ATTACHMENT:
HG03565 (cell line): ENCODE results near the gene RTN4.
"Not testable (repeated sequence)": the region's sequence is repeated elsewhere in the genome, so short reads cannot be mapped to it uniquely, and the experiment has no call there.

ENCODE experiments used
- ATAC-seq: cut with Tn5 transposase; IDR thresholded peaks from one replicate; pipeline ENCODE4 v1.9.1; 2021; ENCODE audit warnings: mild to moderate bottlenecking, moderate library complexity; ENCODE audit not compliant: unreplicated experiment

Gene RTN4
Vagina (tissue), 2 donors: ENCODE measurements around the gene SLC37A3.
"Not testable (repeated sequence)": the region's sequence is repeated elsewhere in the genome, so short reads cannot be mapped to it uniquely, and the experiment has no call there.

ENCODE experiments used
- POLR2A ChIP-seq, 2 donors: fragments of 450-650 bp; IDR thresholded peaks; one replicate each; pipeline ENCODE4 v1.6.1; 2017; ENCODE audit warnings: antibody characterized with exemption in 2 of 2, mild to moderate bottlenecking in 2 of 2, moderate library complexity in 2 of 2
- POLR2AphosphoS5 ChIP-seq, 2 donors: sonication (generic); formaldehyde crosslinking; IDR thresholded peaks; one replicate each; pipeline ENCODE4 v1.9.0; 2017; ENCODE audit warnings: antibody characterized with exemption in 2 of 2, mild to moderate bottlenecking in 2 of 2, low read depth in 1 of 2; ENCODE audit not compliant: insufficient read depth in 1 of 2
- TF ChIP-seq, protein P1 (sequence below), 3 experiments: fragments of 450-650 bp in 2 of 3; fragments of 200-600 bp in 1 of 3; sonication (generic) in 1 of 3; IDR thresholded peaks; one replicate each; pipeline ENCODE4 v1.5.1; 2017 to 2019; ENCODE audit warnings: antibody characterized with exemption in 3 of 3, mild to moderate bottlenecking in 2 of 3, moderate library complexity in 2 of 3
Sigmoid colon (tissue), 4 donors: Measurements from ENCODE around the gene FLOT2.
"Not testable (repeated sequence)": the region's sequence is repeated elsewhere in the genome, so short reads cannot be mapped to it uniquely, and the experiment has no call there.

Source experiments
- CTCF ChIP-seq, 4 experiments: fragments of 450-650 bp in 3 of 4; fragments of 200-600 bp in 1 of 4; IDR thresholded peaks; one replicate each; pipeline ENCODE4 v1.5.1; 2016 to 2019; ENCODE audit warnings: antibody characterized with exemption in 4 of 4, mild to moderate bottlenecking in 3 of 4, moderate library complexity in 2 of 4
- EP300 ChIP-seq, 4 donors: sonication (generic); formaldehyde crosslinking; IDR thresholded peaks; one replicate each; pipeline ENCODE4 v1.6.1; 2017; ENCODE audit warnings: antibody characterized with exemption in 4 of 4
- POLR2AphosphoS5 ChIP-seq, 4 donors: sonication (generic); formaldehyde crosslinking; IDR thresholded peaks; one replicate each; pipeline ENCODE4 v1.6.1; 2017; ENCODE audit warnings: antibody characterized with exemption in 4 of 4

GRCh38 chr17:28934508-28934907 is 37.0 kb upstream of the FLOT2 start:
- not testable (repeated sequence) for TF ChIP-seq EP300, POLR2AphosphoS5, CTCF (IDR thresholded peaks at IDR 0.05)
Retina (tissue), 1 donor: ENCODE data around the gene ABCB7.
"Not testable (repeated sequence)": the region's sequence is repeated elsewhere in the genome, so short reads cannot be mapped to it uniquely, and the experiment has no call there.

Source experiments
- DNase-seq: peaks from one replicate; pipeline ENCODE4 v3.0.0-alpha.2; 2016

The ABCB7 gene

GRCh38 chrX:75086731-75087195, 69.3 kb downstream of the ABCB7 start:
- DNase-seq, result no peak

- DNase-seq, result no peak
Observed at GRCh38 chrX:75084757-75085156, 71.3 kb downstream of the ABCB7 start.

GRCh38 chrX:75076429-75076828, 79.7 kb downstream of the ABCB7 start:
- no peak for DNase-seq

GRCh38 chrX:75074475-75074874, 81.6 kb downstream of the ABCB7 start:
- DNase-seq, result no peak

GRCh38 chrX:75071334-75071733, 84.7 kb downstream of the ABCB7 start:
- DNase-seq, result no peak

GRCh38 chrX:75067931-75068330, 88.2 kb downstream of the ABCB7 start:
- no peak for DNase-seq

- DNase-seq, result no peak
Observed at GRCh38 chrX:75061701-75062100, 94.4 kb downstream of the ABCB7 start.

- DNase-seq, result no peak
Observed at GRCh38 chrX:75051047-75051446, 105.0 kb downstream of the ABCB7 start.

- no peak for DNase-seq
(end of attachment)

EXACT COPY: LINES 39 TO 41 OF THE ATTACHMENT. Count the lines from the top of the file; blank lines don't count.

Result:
- DNase-seq, result no peak
Observed at GRCh38 chrX:75051047-75051446, 105.0 kb downstream of the ABCB7 start.

- no peak for DNase-seq